What Should My Prenuptial Agreement Cover in Massachusetts?

Prenuptial contract and court gavel

Understandably, no one wants to think about their marriage ending before they even tie the knot. However, prenuptial agreements are crucial to protect your financial interests. If you’re considering creating a prenuptial agreement, please don’t hesitate to contact our trusted Bristol County Divorce Issue Lawyers, who can provide you with quality legal support and ensure it’s prepared in accordance with Massachusetts law. 

What Issues Should My Prenuptial Agreement Address?

A prenutpial agreement is a legally binding contract for couples to sign before they are officially married. This document declares how a couple’s assets will be split if their marriage fails. Because of this, many couples avoid drafting this contract as they don’t want to indicate they believe the marriage will eventually end. However, this contract doesn’t indicate an unstable marriage; instead, it’s an instrument used to protect each party’s financial and personal assets. The provisions outlined in a prenuptial agreement can establish various understandings of common marital issues in the vent of a divorce, including:

  • Property divisions
  • Limitations or guidelines of alimony
  • Debt allocation
  • Inheritances and gifts
  • Any other relevant factors

A prenuptial agreement should include distinctions regarding premarital assets. It would be best if you outlined your separate properties to ensure they’re not subject to distribution. Separate property refers to any assets you accumulate before getting married. In addition, you can determine how marital property will be divided during a divorce to mitigate potential conflict. It’s beneficial to outline how you will handle debt in your marriage, including your debts and those acquired during the marriage.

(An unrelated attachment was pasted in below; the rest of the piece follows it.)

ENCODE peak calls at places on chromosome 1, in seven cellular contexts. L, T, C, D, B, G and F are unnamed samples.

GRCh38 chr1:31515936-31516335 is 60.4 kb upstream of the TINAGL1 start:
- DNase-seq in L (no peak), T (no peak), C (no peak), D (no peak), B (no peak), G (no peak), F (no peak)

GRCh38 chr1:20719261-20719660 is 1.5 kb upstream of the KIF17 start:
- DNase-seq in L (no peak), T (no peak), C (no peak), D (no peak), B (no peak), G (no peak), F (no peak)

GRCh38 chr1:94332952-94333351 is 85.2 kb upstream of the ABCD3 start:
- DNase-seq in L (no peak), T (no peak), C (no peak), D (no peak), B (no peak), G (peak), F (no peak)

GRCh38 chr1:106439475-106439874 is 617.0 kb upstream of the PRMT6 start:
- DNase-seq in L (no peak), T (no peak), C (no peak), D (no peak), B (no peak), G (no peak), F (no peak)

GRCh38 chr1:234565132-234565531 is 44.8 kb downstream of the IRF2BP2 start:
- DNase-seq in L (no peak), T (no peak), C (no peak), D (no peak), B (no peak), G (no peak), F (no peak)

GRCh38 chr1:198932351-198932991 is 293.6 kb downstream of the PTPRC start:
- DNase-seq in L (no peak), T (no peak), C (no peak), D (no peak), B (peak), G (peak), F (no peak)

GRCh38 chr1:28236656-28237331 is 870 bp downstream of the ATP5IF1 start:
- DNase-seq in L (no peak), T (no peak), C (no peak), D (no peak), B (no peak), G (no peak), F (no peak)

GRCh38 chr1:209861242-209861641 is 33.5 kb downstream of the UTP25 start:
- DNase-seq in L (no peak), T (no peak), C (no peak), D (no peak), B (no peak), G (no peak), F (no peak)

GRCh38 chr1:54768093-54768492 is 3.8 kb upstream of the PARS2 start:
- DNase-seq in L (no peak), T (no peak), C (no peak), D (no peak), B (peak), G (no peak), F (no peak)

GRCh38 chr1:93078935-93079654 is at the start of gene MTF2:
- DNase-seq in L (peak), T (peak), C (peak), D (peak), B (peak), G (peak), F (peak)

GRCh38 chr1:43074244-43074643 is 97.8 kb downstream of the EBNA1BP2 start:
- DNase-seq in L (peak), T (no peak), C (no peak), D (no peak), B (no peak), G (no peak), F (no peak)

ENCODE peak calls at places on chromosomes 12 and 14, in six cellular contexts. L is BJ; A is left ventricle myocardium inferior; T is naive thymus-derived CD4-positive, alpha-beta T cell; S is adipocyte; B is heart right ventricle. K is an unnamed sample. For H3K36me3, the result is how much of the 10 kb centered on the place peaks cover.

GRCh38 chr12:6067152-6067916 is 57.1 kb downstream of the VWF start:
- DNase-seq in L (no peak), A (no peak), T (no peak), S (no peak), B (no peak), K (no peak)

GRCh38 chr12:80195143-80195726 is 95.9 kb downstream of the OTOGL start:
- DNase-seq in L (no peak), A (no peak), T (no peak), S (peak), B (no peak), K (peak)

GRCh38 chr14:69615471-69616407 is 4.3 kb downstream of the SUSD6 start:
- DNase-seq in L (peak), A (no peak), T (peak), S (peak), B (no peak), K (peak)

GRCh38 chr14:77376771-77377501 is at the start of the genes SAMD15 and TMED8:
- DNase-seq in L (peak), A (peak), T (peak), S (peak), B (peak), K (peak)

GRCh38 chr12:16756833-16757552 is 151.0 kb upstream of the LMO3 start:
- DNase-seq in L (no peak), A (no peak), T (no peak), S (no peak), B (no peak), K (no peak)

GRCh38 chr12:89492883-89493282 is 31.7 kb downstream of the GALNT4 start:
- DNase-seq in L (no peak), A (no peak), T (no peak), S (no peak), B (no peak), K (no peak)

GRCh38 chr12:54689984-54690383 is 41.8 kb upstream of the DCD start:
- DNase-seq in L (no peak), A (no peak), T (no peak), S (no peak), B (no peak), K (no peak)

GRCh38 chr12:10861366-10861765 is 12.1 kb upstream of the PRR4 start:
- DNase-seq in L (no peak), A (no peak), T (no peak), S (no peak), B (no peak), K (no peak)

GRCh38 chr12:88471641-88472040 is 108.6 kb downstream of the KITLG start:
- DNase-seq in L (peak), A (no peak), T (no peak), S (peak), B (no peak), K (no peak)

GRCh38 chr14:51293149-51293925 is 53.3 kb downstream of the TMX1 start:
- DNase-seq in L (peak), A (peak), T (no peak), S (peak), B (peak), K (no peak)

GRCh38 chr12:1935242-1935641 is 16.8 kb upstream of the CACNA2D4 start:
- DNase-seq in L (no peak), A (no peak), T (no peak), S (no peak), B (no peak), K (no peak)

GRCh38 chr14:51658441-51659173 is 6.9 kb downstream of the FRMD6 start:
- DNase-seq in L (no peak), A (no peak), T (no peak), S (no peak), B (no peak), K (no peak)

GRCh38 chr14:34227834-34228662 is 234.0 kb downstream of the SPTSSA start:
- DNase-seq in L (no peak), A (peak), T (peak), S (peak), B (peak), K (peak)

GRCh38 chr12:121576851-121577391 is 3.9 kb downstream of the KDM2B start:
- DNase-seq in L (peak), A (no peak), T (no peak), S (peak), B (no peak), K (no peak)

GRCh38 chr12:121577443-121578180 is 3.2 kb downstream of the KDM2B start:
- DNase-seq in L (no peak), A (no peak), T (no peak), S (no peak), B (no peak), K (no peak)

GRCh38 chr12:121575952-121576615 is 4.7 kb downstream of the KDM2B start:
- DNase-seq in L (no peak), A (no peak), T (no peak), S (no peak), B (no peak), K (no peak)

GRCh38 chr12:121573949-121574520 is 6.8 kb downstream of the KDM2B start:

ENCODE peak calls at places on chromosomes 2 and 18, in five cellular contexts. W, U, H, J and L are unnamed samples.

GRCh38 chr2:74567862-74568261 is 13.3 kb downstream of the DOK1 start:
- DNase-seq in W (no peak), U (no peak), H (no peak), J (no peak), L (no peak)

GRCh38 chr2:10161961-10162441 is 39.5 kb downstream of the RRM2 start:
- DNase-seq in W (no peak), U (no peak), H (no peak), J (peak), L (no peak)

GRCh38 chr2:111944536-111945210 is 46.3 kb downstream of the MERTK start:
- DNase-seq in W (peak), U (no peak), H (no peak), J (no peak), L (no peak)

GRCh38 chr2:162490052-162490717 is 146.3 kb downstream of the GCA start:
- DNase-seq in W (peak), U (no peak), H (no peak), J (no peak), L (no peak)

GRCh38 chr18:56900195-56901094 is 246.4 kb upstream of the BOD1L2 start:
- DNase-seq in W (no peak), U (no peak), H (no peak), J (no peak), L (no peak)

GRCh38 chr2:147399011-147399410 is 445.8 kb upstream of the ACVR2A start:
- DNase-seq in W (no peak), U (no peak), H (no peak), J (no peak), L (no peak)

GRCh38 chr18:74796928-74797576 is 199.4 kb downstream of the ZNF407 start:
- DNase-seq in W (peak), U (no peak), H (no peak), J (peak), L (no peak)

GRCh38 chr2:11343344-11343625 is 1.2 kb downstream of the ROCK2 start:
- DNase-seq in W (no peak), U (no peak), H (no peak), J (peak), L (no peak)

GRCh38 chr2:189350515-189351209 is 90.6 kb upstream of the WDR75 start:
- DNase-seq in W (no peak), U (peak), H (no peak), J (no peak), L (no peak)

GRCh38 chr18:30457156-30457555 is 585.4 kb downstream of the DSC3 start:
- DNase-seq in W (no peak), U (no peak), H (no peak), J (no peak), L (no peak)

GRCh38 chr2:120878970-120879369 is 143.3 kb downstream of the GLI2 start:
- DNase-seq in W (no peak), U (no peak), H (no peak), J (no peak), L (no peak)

Alongside property distinctions, you should include provisions regarding the right to alimony. While Massachusetts law allows spouses to eliminate spouse support in prenuptial agreements, a court will amend these provisions if they are unconscionable when enforced. Essentially, if the court deems the terms unfair to one party, meaning they would leave the spouse impoverished and unable to support themselves, they would not enforce the provisions.

What You Can’t Include?

Although prenuptial agreements can serve as an invaluable legal tool to safeguard the interests of both parties in the event of a divorce, specific provisions cannot be included. For instance, you cannot include any language regarding child support, custody, visitation, or other matters related to current or future children. This is because the court follows the “best interest of a child” standard to ensure a child’s welfare. The court will not deprive a child of the opportunity to have a relationship with a fit parent or the right to financial support due to provisions in a prenuptial agreement.

Should I Consult a Lawyer?

While it’s possible to draft a prenuptial agreement on your own, it’s crucial to be aware that it may be unenforceable if the court determines that specific requirements aren’t met. For a prenuptial agreement to be considered valid, it must satisfy the following criteria:

  • It must be in writing
  • It must be written and executed before marriage
  • It must include full financial disclosure of both spouse’s assets
  • It must be notarized
  • It must be fair and just to both spouses (no coercion)

If the prenuptial agreement contains technical errors or disproportionate terms, it will not be enforceable in court. To ensure it holds up in court, it’s in your best interest to contact The Law Offices of Cynthia L. Hanley, P.C. Our legal team is prepared to help you prepare it in accordance with Massachusetts law.